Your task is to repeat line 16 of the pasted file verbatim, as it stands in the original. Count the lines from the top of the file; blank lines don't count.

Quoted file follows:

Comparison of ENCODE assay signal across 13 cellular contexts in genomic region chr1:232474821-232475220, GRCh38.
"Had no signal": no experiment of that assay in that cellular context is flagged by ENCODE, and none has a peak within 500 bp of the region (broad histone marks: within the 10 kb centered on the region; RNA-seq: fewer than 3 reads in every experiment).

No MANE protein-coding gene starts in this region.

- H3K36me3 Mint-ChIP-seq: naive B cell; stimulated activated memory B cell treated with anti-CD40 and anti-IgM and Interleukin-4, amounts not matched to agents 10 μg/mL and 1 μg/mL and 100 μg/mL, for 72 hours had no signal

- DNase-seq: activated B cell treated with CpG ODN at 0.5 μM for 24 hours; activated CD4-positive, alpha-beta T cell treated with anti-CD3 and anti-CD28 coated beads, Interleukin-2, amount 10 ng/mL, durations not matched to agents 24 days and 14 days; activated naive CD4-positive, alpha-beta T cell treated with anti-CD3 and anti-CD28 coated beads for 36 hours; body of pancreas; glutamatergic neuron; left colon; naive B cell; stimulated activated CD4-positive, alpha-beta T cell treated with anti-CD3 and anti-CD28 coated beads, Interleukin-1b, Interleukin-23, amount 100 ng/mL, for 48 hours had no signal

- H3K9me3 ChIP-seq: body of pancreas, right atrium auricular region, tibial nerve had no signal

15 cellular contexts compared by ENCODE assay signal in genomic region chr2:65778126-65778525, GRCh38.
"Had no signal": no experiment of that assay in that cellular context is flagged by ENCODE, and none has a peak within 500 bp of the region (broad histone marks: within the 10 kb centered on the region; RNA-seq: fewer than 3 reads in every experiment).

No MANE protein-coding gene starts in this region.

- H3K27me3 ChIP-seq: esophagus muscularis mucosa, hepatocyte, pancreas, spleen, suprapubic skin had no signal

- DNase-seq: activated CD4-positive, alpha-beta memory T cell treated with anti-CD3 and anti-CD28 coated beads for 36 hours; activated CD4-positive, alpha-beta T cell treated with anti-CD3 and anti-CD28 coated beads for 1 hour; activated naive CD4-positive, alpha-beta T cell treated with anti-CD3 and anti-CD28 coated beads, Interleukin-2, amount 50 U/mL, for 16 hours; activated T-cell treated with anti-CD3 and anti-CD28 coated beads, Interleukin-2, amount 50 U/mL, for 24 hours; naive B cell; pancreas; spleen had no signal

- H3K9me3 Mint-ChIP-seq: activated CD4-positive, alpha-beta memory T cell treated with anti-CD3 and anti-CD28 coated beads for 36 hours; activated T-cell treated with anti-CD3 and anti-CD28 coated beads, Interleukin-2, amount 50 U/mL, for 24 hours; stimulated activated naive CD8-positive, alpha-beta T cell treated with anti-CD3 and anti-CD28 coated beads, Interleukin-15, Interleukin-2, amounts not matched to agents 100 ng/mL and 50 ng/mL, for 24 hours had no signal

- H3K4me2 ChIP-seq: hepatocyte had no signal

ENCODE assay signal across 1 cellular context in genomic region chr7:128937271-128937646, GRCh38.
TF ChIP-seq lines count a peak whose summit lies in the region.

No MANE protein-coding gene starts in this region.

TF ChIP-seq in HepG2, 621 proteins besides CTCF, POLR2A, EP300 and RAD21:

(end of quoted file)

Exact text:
No MANE protein-coding gene starts in this region.